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Volume 3, issue 1
Ocean Sci., 3, 1–16, 2007
https://doi.org/10.5194/os-3-1-2007
© Author(s) 2007. This work is licensed under
the Creative Commons Attribution-NonCommercial-ShareAlike 2.5 License.

Special issue: Mediterranean Ocean Forecasting System: toward environmental...

Ocean Sci., 3, 1–16, 2007
https://doi.org/10.5194/os-3-1-2007
© Author(s) 2007. This work is licensed under
the Creative Commons Attribution-NonCommercial-ShareAlike 2.5 License.

  24 Jan 2007

24 Jan 2007

A nested circulation model for the North Aegean Sea

V. Kourafalou1,2 and K. Tsiaras1 V. Kourafalou and K. Tsiaras
  • 1Hellenic Center for Marine Research, Anavyssos, Greece
  • 2Rosenstiel School of Marine and Atmospheric Science, Univ. of Miami, Miami, Fl, USA

Abstract. A multi-nested approach has been employed for numerical simulations in the northern part of the Aegean Sea in the framework of the MFSTEP (Mediterranean Forecast System: Toward Environmental Predictions) project. The high resolution (~1.6 km) hydrodynamic model of the North Aegean Sea (NAS) has been nested within a coarser model of the Eastern Mediterranean (resolution ~3.6 km) which is also nested within a basin scale model for the Mediterranean Sea (resolution of ~7 km). The high resolution of the NAS model allows the representation of topographic details that have never been reproduced in modelling studies of the region. Such details can enhance the simulation of coastal features, but can also influence basin-scale processes, such as the pathways of waters of Black Sea origin inflowing at the Dardanelles Straits and bifurcating through island passages.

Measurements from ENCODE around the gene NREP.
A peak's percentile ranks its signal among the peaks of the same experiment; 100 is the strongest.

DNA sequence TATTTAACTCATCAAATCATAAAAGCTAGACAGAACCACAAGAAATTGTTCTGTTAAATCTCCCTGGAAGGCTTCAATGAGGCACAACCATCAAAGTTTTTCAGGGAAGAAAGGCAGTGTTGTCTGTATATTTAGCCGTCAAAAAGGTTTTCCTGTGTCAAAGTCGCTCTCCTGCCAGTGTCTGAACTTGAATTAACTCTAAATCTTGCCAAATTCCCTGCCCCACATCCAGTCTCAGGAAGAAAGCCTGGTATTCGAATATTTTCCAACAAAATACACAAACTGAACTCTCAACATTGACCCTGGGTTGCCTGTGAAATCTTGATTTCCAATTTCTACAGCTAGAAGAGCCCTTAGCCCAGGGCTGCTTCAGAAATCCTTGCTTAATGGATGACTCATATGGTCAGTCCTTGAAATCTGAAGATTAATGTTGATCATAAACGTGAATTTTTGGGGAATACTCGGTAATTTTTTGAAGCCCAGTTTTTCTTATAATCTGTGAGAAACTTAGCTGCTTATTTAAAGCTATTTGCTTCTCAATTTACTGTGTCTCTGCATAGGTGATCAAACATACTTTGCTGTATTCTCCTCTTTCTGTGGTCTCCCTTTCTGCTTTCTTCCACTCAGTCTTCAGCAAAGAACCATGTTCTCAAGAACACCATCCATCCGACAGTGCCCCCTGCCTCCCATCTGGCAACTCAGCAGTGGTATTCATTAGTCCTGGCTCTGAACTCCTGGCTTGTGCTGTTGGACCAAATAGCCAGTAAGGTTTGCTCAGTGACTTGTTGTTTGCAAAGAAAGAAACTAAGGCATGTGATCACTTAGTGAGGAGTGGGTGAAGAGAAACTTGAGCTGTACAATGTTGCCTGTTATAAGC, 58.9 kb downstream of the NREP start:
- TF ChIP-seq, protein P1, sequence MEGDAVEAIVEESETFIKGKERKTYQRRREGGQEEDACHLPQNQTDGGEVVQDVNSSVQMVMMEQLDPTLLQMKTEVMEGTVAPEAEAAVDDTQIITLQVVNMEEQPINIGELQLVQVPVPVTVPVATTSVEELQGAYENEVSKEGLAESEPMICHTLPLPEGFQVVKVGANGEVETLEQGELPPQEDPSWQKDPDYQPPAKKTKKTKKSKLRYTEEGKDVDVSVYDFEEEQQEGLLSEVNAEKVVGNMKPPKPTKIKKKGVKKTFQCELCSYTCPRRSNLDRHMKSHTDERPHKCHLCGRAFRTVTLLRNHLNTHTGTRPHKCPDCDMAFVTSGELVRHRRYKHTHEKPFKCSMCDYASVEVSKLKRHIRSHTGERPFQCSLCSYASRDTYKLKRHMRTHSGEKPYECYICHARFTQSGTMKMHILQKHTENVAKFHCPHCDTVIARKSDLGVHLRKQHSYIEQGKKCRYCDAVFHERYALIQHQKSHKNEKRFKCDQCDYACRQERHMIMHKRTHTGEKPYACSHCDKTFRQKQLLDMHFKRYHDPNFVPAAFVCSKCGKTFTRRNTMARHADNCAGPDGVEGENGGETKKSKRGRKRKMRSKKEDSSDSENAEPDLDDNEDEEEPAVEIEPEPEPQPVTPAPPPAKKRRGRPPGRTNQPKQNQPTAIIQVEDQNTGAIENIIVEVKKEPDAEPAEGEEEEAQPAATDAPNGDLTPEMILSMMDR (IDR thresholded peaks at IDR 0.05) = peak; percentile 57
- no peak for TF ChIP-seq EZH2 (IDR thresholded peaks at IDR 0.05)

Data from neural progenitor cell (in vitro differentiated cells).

We employ comparisons of the North Aegean and Eastern Mediterranean models in terms of computed flow fields and distribution of hydrodynamic properties, to evaluate the nesting procedure, the initialization requirements and the ability of a nested model to perform reliable short term simulations that employ high resolution atmospheric forcing, when initialized from a coarser OGCM.

We show that the topographic details of the high resolution, nested NAS model affect the distribution of the Dardanelles plume and the evolution of coastal currents, while the imposed high frequency, high resolution atmospheric forcing allows for the formation of an overall energetic flow field after a few days of spin-up period. Increased resolution and smaller coastal depth in the NAS simulations influence the flow through island passages and straits. A longer initialization procedure results in the establishment of stronger currents and better-developed buoyant plumes.

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